GETTING AID TO BURMA
The natural disaster (compounded by government failure) in Burma (or Myanmar) raises the question of what outsiders can do, if anything, to help citizens of this politically isolated country. The White House announced a $3 million grant to help, but said the military government there is resisting access to a disaster assessment team from the United States. President Bush is pushing Burma's leaders to allow more U.S. aid. An advocacy group, the U.S. Campaign for Burma, which is working to end the military dictatorship in Burma, is collecting disaster relief donations at this site. Another relief donation site operated by GlobalGiving can be found here. Many faith communities are responding in various ways. Three examples: The Cooperative Baptist Fellowship has sent an initial $5,000 in aid and is sending a worker from nearby Thailand to assess things. To contribute to CBF's effort, click here. Presbyterian Disaster Assistance is collecting donations for Burma here. And Islamic Relief is gathering donations at this site. More ways to donate are listed at this CNN site. In my experience, when such incredible natural disasters strike, people of faith as well as people with no religious commitments at all are moved to help, even if for different motivations.
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ARE ALL RELIGIONS EQUAL?
This coming Sunday will be celebrated in some Christian churches as "Pluralism Sunday."
The people behind this annual event say, "We don't claim that our religion is superior to all others." And in a "Welcome Statement," found on the Web site to which I've linked you, they say this of people who follow other religions: ". . .their ways are true for them, as our ways are true for us."
As regular readers of this blog know, I certainly am a proponent of interfaith dialogue and understanding. I think it's crucial that we understand one another better so as to avoid ignorance, fear and even violence.
But I also insist that interfaith dialogue must be based on a firm commitment to a faith (or, perhaps, to athetism). One simply cannot give away the core of one's faith for the sake of harmony. Such harmony will be false and short-lived.
So today I invite you to think about how far one can go in being open to dialogue with people of other faiths without moving to a sort of meaningless relativism. Are all religions, in fact, of equal worth? Clearly not all ideas are of equal worth. Some ideas are hideously wrong.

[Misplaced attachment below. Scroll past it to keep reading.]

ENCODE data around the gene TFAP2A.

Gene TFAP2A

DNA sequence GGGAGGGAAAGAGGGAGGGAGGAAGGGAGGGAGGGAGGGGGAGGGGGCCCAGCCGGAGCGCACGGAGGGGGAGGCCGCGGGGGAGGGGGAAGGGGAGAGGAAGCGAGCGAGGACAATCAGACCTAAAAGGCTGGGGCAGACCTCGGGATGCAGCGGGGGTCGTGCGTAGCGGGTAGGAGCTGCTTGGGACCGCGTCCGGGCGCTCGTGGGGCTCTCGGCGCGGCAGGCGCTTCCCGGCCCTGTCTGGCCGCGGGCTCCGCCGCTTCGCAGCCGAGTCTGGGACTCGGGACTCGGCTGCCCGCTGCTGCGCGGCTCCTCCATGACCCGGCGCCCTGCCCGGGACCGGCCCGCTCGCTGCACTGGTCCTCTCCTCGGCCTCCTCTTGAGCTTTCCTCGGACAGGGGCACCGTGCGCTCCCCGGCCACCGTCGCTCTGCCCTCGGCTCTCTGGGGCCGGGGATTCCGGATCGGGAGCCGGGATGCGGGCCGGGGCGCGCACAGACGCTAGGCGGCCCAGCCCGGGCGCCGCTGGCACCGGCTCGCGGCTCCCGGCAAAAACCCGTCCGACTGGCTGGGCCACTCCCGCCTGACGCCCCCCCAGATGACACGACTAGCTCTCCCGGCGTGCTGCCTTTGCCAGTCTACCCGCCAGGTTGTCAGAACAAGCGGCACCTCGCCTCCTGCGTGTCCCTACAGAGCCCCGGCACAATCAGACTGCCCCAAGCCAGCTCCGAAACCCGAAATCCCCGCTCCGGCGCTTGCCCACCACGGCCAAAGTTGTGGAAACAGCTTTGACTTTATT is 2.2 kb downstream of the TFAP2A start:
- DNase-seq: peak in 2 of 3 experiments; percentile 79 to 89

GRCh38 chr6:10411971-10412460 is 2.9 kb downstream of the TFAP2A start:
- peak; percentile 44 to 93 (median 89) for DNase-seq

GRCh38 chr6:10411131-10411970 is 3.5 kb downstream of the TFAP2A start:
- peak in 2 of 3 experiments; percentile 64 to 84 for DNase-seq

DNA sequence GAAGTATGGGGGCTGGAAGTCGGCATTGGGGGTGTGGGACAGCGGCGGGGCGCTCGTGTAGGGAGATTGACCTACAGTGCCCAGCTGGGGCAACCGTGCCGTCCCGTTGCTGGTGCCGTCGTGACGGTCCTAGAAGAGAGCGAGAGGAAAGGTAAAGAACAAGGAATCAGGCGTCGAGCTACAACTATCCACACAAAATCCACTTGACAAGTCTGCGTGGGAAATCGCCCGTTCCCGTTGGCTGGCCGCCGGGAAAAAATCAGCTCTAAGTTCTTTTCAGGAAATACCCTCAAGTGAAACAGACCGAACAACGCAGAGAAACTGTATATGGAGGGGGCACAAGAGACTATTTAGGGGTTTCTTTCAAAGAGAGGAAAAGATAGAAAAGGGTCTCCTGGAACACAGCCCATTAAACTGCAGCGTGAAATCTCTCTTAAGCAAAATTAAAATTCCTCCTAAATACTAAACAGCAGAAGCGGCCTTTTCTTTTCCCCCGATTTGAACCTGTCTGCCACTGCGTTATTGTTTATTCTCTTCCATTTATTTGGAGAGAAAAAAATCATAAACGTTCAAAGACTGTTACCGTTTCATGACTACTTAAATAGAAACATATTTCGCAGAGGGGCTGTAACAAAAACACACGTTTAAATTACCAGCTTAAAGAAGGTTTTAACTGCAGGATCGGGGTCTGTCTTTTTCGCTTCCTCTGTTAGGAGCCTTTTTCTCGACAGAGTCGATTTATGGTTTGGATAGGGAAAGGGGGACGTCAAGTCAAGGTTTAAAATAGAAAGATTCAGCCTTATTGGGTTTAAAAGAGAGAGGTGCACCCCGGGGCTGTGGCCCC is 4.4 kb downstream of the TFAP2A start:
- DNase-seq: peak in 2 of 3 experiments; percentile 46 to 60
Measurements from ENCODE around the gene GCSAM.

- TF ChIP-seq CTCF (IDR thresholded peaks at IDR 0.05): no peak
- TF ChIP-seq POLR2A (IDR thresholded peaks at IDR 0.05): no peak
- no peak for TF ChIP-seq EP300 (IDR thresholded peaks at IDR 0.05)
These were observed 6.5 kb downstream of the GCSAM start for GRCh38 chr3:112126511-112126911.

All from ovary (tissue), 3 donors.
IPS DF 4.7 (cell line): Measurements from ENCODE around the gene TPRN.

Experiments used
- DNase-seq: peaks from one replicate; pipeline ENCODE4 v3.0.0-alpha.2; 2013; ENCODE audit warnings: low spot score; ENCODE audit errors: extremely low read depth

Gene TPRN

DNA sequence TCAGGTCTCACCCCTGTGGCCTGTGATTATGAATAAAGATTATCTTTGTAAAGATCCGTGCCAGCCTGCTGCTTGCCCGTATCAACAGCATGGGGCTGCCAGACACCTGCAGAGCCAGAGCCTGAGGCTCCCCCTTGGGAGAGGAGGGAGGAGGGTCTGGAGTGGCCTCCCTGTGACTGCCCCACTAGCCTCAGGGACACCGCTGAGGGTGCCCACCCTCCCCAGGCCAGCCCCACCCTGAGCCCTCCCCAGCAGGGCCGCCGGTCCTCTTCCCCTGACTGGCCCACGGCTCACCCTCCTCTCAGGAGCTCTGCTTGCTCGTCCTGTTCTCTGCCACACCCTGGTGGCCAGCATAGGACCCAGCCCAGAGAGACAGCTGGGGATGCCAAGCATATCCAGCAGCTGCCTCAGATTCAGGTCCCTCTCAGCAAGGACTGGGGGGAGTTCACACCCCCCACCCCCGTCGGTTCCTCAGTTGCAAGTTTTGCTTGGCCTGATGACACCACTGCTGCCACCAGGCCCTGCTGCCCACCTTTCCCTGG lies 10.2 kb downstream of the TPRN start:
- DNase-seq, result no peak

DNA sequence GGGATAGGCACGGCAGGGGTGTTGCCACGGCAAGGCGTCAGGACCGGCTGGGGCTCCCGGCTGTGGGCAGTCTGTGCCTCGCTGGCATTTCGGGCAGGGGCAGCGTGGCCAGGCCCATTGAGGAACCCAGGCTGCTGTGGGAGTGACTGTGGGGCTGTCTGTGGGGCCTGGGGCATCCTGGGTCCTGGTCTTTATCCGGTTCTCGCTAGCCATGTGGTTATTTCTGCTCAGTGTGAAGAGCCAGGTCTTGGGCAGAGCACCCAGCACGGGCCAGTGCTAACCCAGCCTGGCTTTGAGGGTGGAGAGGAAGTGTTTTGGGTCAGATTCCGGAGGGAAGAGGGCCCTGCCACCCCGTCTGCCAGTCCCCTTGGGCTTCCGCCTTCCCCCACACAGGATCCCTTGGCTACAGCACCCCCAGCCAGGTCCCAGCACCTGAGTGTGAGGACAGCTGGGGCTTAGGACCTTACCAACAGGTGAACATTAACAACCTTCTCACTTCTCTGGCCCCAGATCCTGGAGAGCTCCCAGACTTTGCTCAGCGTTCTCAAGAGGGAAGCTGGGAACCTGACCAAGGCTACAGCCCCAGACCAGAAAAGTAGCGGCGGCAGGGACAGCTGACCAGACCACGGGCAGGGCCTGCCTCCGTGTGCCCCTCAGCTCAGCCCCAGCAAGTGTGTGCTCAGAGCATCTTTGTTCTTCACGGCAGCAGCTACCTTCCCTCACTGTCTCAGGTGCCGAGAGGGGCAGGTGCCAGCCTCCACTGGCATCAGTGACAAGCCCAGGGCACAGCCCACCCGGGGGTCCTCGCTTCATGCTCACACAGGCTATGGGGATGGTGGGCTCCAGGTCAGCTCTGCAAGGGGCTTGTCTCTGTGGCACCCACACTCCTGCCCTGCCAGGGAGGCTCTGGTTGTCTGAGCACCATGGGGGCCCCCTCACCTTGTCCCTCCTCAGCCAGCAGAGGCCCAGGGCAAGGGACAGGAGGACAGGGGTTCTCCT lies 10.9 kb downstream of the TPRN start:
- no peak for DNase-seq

And if all religions are equally valid, why pick one over another?
How is it possible to be both deeply committed to a religious tradition and yet open to other traditions? If you've managed that, tell us how.
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P.S.: I was one of the preliminary judges this year for the White Rose essay contest sponsored by the Midwest Center for Holocaust Education. It's for junior high and high school students, who are asked to write about some specific topic related to the Holocaust. This year it was life in the ghettos. For a list of the winners and to read the top essays, click here. I thought the first place winner in the 8th and 9th grade division, which I helped judge, was especially good. AND: For information about the Holocaust book I've been working on with a local rabbi, click on the "Holocaust book project" headline on the right side of this page under "Check this out."
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ANOTHER P.S.: Two women who say they have been ordained as Catholic priests will be guests on the "Up to Date" radio show at 11 a.m. tomorrow on KCUR-FM, 89.3, in Kansas City, hosted by my Star colleague Steve Kraske. Click here for more information about how to ask questions of them.
To read my latest Kansas City Star work, click here.